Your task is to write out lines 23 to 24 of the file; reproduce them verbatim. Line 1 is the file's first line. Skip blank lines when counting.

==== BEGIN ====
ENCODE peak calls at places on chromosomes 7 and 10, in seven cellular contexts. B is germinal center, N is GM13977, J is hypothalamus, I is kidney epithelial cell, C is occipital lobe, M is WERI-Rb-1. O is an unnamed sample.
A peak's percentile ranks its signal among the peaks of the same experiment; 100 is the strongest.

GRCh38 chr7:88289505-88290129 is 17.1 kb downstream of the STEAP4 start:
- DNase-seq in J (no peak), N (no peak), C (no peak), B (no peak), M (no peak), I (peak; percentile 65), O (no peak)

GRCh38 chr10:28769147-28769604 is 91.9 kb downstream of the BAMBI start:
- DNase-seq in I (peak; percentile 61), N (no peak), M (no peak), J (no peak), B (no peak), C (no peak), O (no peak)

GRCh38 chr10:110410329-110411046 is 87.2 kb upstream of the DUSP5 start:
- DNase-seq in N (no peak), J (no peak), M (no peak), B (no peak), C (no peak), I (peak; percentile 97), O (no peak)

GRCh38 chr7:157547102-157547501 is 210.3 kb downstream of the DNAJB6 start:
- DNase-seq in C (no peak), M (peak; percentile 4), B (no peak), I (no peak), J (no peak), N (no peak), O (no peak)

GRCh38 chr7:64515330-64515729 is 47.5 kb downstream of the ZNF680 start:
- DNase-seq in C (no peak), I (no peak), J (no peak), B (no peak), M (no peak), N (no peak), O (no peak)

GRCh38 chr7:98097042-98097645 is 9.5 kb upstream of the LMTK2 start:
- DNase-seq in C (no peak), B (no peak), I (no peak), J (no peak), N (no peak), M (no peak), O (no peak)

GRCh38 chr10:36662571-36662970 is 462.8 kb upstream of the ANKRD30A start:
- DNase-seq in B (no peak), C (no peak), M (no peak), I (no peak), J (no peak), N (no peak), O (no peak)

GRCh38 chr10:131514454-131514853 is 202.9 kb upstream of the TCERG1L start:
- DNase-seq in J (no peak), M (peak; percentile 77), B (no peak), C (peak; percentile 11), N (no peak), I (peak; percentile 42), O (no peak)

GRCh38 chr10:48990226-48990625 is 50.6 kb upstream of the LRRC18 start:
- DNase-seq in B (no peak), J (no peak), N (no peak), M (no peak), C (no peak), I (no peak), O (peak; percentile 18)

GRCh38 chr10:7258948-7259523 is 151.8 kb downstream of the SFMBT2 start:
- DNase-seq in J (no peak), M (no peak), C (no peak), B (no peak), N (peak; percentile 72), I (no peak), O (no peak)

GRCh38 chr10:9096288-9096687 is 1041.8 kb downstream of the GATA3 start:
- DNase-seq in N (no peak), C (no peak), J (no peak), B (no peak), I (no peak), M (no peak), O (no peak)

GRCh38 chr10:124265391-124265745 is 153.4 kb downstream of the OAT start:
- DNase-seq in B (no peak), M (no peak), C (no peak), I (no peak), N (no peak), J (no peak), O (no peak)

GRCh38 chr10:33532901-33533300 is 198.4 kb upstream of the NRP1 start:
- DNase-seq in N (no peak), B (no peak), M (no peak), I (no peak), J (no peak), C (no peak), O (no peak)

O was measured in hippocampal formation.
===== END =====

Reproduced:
GRCh38 chr10:9096288-9096687 is 1041.8 kb downstream of the GATA3 start:
- DNase-seq in N (no peak), C (no peak), J (no peak), B (no peak), I (no peak), M (no peak), O (no peak)